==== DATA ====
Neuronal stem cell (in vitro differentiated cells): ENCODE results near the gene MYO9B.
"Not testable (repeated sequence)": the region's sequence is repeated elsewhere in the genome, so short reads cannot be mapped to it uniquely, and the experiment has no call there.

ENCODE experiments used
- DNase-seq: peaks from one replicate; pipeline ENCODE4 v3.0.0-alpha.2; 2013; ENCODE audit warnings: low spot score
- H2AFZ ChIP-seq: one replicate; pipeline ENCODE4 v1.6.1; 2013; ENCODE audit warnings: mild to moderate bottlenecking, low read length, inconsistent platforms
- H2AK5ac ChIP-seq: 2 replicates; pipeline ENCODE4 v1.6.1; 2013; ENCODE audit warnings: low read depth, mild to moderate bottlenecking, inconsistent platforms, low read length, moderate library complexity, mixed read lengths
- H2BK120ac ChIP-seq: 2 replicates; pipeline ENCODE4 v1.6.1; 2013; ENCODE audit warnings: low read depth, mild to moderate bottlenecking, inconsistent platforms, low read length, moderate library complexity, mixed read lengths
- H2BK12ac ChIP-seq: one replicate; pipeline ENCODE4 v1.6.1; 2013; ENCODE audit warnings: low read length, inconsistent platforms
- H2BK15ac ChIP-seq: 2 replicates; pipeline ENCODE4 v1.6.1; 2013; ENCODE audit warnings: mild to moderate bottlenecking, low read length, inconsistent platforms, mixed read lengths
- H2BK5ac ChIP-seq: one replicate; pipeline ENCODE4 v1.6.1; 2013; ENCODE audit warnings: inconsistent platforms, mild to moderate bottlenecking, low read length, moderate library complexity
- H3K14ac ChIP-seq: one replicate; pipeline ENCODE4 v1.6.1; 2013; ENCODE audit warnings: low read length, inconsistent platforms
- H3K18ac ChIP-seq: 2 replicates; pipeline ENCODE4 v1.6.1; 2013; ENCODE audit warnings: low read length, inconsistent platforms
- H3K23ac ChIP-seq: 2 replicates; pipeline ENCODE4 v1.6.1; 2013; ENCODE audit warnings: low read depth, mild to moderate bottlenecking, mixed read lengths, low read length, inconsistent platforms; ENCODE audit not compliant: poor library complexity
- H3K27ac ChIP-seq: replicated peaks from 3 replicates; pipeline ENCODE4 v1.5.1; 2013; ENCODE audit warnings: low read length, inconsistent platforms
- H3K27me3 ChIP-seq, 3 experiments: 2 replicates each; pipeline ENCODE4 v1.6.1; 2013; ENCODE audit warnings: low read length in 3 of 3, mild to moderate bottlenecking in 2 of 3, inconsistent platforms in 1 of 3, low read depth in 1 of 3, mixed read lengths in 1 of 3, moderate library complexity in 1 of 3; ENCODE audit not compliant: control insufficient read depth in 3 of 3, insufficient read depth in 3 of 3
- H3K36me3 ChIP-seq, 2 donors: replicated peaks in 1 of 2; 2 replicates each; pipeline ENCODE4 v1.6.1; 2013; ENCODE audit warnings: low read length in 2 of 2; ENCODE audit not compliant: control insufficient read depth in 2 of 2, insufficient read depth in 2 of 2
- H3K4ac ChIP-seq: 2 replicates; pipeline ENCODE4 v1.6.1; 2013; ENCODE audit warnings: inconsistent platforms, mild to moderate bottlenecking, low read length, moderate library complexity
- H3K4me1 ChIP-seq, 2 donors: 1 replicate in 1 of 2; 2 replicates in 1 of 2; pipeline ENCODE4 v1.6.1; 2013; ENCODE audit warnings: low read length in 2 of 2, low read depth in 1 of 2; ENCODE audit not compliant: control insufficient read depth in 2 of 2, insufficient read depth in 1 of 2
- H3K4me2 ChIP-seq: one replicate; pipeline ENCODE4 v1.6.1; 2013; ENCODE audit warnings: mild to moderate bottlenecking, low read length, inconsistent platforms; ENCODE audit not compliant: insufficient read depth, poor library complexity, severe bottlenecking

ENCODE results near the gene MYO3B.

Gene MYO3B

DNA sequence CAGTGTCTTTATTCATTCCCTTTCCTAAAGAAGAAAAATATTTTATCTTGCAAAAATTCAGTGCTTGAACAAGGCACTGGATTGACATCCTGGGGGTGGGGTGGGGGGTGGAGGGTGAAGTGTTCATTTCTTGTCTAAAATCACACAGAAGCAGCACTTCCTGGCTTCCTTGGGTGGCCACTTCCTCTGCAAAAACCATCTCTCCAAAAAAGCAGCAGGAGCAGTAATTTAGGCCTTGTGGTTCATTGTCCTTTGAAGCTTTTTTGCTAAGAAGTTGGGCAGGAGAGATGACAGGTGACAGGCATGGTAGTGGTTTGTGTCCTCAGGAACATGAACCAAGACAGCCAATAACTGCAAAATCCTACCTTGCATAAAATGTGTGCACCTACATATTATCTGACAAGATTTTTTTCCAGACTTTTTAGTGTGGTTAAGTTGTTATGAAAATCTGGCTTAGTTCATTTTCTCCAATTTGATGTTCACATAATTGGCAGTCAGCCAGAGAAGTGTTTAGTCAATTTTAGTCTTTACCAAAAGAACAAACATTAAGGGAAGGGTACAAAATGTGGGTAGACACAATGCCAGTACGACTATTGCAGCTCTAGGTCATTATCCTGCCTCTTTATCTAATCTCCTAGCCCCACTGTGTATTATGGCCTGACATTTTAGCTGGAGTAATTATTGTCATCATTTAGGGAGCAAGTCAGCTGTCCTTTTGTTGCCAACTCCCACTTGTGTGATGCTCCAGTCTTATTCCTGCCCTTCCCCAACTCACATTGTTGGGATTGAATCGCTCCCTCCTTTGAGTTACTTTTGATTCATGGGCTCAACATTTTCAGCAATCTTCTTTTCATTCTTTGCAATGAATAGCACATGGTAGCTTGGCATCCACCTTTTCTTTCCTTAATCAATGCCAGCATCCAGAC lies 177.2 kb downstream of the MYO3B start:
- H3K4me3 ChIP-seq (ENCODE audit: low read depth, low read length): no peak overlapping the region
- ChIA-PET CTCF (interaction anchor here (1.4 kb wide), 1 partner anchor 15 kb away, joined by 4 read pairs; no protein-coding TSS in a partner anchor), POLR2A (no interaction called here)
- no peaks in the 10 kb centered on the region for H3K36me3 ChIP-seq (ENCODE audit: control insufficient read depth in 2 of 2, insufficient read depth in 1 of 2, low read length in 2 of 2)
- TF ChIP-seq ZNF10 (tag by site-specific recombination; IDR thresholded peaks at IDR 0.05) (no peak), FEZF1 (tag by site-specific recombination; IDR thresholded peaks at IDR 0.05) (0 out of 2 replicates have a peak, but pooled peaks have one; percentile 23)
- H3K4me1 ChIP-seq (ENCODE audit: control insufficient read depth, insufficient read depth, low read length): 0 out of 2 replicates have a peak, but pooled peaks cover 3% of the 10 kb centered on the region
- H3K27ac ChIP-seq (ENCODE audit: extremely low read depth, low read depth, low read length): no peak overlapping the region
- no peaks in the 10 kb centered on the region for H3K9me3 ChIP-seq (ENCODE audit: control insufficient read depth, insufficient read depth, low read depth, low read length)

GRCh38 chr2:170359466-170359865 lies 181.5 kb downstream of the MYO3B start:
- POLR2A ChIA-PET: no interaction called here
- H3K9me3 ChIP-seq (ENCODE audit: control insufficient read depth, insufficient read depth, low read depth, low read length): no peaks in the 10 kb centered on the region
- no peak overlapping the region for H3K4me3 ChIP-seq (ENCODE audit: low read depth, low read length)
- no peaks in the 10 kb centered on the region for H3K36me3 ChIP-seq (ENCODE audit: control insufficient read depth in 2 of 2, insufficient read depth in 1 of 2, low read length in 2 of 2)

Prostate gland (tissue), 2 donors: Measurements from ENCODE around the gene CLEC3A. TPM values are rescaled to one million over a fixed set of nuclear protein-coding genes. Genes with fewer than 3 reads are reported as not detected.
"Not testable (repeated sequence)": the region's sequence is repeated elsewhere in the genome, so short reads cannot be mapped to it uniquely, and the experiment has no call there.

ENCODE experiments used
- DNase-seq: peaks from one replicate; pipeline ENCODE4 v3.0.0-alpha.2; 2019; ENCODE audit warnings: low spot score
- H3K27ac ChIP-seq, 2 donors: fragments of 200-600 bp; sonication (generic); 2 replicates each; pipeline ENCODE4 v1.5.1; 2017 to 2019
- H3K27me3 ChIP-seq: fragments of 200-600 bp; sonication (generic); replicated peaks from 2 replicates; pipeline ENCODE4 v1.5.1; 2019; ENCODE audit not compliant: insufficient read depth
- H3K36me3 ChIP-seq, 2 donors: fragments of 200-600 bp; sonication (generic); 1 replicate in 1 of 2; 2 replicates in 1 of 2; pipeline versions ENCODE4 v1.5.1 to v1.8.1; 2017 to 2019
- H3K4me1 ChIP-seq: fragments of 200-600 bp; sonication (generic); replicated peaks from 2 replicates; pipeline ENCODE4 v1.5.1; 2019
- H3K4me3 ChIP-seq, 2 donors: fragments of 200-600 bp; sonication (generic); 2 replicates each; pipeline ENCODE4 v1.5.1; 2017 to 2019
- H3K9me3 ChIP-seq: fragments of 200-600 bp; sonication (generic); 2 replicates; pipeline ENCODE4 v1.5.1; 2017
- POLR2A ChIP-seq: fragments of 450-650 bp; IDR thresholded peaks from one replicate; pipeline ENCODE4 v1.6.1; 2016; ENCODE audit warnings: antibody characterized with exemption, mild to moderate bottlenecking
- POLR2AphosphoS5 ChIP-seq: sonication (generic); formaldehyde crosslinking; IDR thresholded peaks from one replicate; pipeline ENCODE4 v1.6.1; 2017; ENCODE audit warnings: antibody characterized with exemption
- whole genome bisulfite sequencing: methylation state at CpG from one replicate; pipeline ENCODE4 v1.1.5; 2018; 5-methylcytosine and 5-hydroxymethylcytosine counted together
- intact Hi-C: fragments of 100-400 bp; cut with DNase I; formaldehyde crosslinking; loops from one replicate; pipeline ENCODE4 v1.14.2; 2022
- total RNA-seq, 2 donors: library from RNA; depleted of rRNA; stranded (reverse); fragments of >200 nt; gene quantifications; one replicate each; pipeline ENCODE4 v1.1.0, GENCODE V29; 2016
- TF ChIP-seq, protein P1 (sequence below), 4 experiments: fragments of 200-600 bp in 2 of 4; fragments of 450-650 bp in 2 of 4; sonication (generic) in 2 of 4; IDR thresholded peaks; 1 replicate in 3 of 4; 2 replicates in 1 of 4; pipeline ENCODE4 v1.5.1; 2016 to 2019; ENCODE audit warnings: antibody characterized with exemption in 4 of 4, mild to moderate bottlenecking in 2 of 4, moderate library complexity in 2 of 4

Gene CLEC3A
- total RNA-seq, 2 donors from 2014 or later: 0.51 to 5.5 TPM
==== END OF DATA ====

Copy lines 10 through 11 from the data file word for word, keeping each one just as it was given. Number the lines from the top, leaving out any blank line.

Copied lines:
- H2BK5ac ChIP-seq: one replicate; pipeline ENCODE4 v1.6.1; 2013; ENCODE audit warnings: inconsistent platforms, mild to moderate bottlenecking, low read length, moderate library complexity
- H3K14ac ChIP-seq: one replicate; pipeline ENCODE4 v1.6.1; 2013; ENCODE audit warnings: low read length, inconsistent platforms